ASUS Chromebit CS10

(Rockchip RK3288C CPU with Chrome OS)

Given the evolution of mini PCs from Android to Windows the appearance of a Chrome OS based devices was never really a given considering the reluctance of mainstream PC manufacturers to embrace this form factor (Lenovo being a recent exception). Equally because of the refusal by any mini PC stick manufacturer to improve the base specification to include larger RAM and increased storage the current default configuration seems an obvious choice for a Chromified offering. Fortunately ASUS has answered the call with the introduction of their Chromebit CS10 model.


The ASUS Chromebit CS10 uses a Rockchip's RK3288C SOC which includes an improved GPU (Mali T764) with full HD 1080p playback support. Together with 2GB LPDDR3 (1066MHz) RAM and storage limited to the Chrome OS standard of 16GB eMMC (although it does come with 100GB of Google Drive space for two years) and dual-band wifi the rest of the specifications are similar to the de facto standard for mini PCs but with a major exception: there is no SD card. Also there is only a single USB 2.0 port which seems unnecessarily restrictive. Power (12V 1.5A) is supplied via a 'plug brick' using a jack rather than a micro USB connection and there is no button; once the power supply is inserted the Chromebit will power on automatically. And because there is no fan the unit does warm up although not alarmingly so.

The device itself is slightly longer than typical mini PC stick and disturbingly tactile to hold. However having the HDMI port on one end and the USB port on the other means a larger footprint. As ASUS targets the device as a TV dongle or for commercial digital signage and kiosks this probably wouldn't typically be a usage concern.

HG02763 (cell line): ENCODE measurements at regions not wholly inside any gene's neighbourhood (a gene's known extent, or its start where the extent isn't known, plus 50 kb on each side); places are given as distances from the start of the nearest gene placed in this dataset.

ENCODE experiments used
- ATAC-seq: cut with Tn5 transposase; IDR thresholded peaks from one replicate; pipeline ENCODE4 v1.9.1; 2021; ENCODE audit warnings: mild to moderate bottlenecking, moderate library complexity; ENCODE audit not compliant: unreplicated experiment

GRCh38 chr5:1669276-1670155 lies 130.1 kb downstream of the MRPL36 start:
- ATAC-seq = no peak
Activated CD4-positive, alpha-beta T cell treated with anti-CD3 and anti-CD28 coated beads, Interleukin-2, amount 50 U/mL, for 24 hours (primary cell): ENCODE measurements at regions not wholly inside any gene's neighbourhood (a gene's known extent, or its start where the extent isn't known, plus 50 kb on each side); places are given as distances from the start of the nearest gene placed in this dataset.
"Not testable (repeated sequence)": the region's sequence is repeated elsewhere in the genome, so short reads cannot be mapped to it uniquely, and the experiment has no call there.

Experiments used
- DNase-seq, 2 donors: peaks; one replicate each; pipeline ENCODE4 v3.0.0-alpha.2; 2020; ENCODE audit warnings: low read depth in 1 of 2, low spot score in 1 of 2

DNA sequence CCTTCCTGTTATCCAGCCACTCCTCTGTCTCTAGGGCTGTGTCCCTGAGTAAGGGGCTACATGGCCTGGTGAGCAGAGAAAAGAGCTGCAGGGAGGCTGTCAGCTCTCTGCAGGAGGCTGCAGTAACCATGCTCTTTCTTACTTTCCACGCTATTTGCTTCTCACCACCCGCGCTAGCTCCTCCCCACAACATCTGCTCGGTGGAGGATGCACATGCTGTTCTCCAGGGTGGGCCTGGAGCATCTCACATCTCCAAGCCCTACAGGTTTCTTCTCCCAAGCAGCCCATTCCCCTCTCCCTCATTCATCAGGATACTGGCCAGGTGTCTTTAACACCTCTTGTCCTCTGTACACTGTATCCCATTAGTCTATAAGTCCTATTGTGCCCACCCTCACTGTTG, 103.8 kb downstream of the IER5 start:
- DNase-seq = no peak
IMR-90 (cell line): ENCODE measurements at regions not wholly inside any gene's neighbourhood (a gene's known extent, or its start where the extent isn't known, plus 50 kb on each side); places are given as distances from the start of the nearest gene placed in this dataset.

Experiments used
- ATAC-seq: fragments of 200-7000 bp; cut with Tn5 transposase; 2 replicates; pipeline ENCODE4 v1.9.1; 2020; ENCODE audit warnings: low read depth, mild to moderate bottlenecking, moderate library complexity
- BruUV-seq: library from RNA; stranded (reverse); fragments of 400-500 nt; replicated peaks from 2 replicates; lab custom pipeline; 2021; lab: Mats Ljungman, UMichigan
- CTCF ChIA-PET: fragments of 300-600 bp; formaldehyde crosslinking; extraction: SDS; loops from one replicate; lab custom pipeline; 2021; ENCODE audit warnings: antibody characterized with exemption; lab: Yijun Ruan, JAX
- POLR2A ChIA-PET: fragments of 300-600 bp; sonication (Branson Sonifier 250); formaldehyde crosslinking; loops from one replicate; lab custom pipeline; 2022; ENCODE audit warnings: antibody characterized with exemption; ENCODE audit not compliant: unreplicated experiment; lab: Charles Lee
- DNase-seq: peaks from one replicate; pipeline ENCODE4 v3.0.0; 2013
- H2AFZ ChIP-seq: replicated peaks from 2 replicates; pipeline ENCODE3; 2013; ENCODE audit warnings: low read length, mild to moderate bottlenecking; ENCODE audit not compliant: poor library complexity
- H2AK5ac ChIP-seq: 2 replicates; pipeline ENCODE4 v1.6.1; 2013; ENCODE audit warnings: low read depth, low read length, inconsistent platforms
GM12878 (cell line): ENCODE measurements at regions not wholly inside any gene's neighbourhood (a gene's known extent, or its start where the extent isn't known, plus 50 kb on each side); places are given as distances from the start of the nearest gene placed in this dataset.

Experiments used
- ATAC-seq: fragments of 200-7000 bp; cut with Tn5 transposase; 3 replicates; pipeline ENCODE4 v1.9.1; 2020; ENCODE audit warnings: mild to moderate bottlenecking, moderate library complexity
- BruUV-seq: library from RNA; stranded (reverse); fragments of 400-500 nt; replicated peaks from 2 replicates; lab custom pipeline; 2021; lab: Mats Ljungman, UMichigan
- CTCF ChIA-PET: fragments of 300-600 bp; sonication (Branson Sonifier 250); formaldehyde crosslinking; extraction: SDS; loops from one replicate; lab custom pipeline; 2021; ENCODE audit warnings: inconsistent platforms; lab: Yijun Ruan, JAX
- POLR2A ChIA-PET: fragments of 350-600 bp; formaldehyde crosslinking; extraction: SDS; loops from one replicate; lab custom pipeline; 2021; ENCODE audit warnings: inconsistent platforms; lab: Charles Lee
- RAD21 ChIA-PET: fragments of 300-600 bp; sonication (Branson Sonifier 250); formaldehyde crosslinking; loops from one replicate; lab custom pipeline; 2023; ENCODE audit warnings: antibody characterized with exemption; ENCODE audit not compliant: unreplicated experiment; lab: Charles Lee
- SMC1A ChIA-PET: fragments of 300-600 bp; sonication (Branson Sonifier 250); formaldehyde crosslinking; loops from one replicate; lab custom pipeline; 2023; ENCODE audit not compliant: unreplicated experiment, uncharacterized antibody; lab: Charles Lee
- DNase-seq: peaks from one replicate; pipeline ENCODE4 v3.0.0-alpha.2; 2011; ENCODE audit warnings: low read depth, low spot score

In terms of functionality the device performs well with Chrome OS (for example, running Octane 2 gave a score of 6929) and there are already plenty of user-reviews extolling its virtues. Equally there are also reviews comparing and contrasting the Chromebit against Android and Windows devices. However as a mini PC my interest has always been in what it could really capable of. 


Unfortunately when trying to exploit the Chromebit device the lack of SD card has ruled out non-evasive alternative booting options. Equally I could not get the device to successfully boot from USB. It may be possible to flash alternative firmware from a PC however I was reluctant to try that given this was a loan review unit from ASUS.

So the alternative was to put the device into developer mode and install 'crouton' which while successful highlighted another limitation: Linux hardware acceleration on ARM. Switching to developer mode requires the device to be unplugged and then a paper-clip is needed to press the internal switch reached through a pin-hole on the reverse of the device while power is reconnected. Anyone who has flashed other RK devices will be familiar with the ambidextrous physical requirements although sometimes it is easier just to ask someone for help. On entering developer note that the device will wipe the existing Chrome OS just like a typical Chromebook or Chromebox. To be totally leading edge you can then even go so far as to switch to the development channel for Chrome.


Anyway once restarted and from within Chrome the crouton installer can be downloaded from https://github.com/dnschneid/crouton which also includes detailed instructions on usage.

For those preferring Unity then you can only install 'precise' or Ubuntu 12.04 as subsequent releases require hardware acceleration for which the source code hasn't been released for incorporation into Linux video drivers. 

     

As a result to run crouton you also need to fix the DRM device issue with a simple revised start script:


To show a performance indication I ran Octane 2 in Chromium from within the Ubuntu chroot getting a score of 6529:


with and the following screenshot shows the details for Chromium:


To leave crouton I 'logout' to return to Chrome as 'shutdown' works on the device (logically) rather than the chroot.


Slightly disappointingly is the price here in Australia. In the US (and as they say, at the time of going to press) the price differential is around USD 45 between the ASUS Chromebit ($85) and the Intel Compute Stick FC ($129) whereas here it is only around AUD 20 ($159 vs $179). As a comparison the RKM V5 is around $100 in the US or around $145 here in AU with free shipping. So value for money becomes a more difficult equation to solve. For me the missing SD card distinguishes the product as being a TV dongle rather than a mini PC. It's a capable device for what it is designed for and great to use but unfortunately too limited for my purposes.